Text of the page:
White Passing: Black Michigan Man Received No Call Backs for Interview When Using His Real Name, But His Luck Reversed After Changing His Name to John Jebrowski, Lawsuit Claims

A 27-year-old Black man from Detroit has filed a discrimination lawsuit against one of the city’s upscale boutique hotels, claiming he was extended a job interview only after changing the name on his résumé to pass himself off as a white man.

Dwight Jackson filed the action in Wayne County Circuit Court on July 3, alleging the Shinola Hotel rejected him when he applied initially under his real name. However, he was later told to come in for an interview after resubmitting his application with the name “John Jebrowski.” 

The lawsuit claims Jackson was denied employment in violation of Michigan’s Elliott-Larsen Civil Rights Act, which prohibits discrimination based on race, religion, sex, marital status, and other factors in employment. 

Black Job Applicant Sues Detroit Luxury Hotel, Claiming He Was Offered Interview Only After He Changed His Name to Sound More White: 'Only Reason Is the Color of His Skin'
Dwight Jackson applied for a job at the Shinola Hotel, but he did not get a call back until he submitted his application again under a white sounding name. (Photo: YouTube screenshot/ Fox 11 Los Angeles, Getty Images)

The lawsuit calls for a jury trial and seeks monetary damages from the Shinola Hotel, although the exact amount was not specified.

The Shinola Hotel, which opened in January 2019, is a relatively new addition to the city’s skyline, which has quickly gained recognition for its luxury accommodations, stylish design, and its affiliation with the revived Shinola brand, which is now known for quality watches, bicycles, and leather goods. (The Shinola trademark began in the 19th century as the name of a common shoe polish product.)

The downtown hotel is also a significant part of Detroit’s revitalization efforts following the city’s historic challenges with crime and urban blight, while the site’s impact has been widely recognized and celebrated in various travel and lifestyle publications.

In the lawsuit, Jackson claims he applied for various positions at the Shinola, including a receptionist role, between January and April 2024.

Jackson’s résumé, provided to the media by civil rights attorney Jon Marko, noted the young man’s steady employment history, including his experience as a “Front Desk Agent” at Detroit’s prestigious Marriott Westin Book Cadillac and David Whitney hotels.

“Mr. Jackson had applied for a job that he was eminently qualified for,” Marko told CNN, emphasizing that the Shinola Hotel never called him back.

In April 2024, after receiving no response to his initial applications, Jackson said he tried again, but this time he wanted to test the impact of changing his name to one that sounded more Caucasian.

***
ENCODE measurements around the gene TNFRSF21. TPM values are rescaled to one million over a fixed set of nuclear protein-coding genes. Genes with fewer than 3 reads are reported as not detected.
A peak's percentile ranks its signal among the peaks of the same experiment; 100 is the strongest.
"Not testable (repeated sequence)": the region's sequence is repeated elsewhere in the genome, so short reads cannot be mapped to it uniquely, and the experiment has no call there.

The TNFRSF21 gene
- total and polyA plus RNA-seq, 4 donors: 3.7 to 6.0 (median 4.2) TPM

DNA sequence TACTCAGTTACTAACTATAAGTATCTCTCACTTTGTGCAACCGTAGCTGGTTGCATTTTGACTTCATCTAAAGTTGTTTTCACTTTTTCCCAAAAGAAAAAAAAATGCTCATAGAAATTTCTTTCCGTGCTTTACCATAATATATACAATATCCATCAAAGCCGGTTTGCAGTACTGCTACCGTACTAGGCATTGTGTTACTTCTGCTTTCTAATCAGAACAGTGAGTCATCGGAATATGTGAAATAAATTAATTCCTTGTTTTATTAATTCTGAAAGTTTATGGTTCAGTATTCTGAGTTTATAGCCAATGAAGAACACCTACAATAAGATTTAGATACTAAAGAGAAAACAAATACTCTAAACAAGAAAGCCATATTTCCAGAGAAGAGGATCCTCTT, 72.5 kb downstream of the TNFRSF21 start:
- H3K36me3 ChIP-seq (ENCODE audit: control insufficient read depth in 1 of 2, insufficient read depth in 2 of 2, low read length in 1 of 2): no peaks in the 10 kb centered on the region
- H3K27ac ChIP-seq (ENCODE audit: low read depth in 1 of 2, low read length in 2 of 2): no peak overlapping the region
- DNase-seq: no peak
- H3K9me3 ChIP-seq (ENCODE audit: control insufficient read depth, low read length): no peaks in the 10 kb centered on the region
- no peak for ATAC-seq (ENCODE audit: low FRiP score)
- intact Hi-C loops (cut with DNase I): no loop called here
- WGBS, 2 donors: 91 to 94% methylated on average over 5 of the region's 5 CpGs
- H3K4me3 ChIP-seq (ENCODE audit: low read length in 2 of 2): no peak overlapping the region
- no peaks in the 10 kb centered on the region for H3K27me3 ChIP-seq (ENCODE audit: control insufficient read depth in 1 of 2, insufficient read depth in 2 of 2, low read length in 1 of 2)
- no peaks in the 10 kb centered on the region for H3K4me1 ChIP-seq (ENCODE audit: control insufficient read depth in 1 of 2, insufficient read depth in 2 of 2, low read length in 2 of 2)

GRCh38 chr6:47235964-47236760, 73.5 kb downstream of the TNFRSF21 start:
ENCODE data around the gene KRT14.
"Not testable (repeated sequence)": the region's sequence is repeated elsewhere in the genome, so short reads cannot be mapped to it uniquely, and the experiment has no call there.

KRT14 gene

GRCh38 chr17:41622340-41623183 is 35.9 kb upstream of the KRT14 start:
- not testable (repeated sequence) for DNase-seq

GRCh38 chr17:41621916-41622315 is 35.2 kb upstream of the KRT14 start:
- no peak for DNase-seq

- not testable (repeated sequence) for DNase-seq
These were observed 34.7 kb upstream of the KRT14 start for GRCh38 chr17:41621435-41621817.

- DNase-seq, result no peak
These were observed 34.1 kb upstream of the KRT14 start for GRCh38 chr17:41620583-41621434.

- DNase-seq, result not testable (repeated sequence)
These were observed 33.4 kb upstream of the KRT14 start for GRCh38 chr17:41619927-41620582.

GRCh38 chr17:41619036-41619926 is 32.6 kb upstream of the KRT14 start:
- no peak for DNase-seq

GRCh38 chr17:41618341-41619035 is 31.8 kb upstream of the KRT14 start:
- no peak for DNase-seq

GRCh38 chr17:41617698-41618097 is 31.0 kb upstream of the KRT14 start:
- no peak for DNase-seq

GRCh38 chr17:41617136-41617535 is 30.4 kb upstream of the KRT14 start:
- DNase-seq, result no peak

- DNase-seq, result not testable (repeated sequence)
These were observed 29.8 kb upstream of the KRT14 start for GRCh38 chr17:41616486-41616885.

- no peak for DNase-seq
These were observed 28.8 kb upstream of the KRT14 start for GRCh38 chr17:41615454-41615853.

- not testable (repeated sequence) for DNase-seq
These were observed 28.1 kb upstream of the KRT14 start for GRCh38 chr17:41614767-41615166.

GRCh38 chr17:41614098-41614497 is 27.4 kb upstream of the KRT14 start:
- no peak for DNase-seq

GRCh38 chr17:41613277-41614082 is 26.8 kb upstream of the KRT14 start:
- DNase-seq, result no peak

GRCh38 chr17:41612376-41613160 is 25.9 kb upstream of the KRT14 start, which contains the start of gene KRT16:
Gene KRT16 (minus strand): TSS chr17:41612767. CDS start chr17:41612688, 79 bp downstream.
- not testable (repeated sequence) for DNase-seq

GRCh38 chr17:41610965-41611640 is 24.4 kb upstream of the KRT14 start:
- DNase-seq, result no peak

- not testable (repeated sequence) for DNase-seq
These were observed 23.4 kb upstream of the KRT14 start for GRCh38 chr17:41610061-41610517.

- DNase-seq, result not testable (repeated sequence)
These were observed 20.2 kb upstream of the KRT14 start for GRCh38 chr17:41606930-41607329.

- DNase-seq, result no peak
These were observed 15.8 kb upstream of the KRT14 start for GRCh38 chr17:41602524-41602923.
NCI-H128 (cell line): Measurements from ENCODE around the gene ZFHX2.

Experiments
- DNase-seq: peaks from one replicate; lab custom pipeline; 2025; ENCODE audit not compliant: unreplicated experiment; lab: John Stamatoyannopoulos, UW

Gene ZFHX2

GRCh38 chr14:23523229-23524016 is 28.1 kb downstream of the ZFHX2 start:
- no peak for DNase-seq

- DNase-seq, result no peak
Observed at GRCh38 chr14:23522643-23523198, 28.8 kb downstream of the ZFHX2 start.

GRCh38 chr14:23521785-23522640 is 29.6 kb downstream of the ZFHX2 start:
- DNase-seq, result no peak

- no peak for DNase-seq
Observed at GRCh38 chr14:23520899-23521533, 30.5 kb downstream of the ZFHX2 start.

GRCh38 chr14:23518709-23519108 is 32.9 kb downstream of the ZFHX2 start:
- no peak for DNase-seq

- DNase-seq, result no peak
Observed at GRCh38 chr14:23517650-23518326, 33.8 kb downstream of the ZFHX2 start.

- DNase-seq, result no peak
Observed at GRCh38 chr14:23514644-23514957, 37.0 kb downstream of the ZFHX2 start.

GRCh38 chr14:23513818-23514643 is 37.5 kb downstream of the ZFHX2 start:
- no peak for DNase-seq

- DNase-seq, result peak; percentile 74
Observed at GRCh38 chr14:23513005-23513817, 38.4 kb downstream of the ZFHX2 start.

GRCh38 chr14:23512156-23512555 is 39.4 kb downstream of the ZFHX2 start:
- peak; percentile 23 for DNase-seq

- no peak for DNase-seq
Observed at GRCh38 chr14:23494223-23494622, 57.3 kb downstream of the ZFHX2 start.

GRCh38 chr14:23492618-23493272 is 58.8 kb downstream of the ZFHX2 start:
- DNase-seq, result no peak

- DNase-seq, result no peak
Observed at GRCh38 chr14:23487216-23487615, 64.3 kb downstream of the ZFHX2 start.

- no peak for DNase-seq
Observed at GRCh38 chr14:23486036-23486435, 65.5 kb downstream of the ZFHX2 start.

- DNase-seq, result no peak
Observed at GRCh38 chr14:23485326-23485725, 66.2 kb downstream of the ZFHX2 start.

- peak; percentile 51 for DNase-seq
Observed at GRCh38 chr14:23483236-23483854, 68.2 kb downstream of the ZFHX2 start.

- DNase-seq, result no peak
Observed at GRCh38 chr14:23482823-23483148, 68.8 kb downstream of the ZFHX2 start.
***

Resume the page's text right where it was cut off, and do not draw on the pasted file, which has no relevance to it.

He chose the alias John Jebrowski, and aside from the name, resubmitted the same résumé for similar positions. To further disguise himself, Jackson also put down different dates for when he worked for previous employers, the lawsuit states. 

When Jackson did this, he heard from the hotel almost immediately. 

As he expected, the Shinola Hotel offered him multiple interviews within the same week, unaware that they had fallen for a clever ruse by Jackson, according to the lawsuit.

When Jackson went in for the interview, he confronted the interviewer, revealing his true identity and asserting that he was initially shunned because his name sounded too Black, according to Marko.

Shortly after the sit-down, Jackson was informed that he didn’t qualify and was no longer a viable candidate for the position, the lawsuit states.

Marko noted that employment discrimination is a common problem in the United States, particularly in hiring practices where minorities or individuals with minority-sounding names are often excluded.

“It’s illegal to discriminate against someone in the hiring process because of the color of his skin,” Marko said. “The suit alleges (the hotel) illegally discriminated against Mr. Jackson by refusing to give him an interview or hire him for a position for which he was qualified and the only reason is the color of his skin.”

The lawsuit claims “Jackson established that the Defendant’s consideration of candidates was based on the racial appearance of the applicant’s name.”

“To be denied a job in 2024 in your hometown, for the color of your skin, goes beyond dollars and cents. It goes into the psyche of a person,” Marko told the network.

Sage Hospitality Group, the owner and operator of the Shinola Hotel, is being represented by Anna Stancioff, Senior Corporate Director of PR & Brand Communications.

In an email to CNN, she stated: “We take this allegation very seriously and do not tolerate discrimination of any kind. We are committed to fostering an inclusive workplace where everyone has the opportunity to succeed and are dedicated to building a diverse workforce that reflects the community.”

Name bias in hiring has become a covert form of racial discrimination that is much harder to detect and prove, according to a recent study from the National Bureau of Economic Research, which showed that résumés with ethnic-sounding names are often shuffled to the bottom of the pile. 

Marko underscored the difficulties in proving such discrimination in court but stressed the uniqueness of Jackson’s case due to the method he used to uncover a systemic issue — as most individuals would not typically scrutinize the hiring process after not receiving a callback.

Marko expressed confidence in the Wayne County court system to deliver justice, citing Michigan’s robust anti-discrimination laws as sufficient grounds to avoid filing a federal case in the matter.

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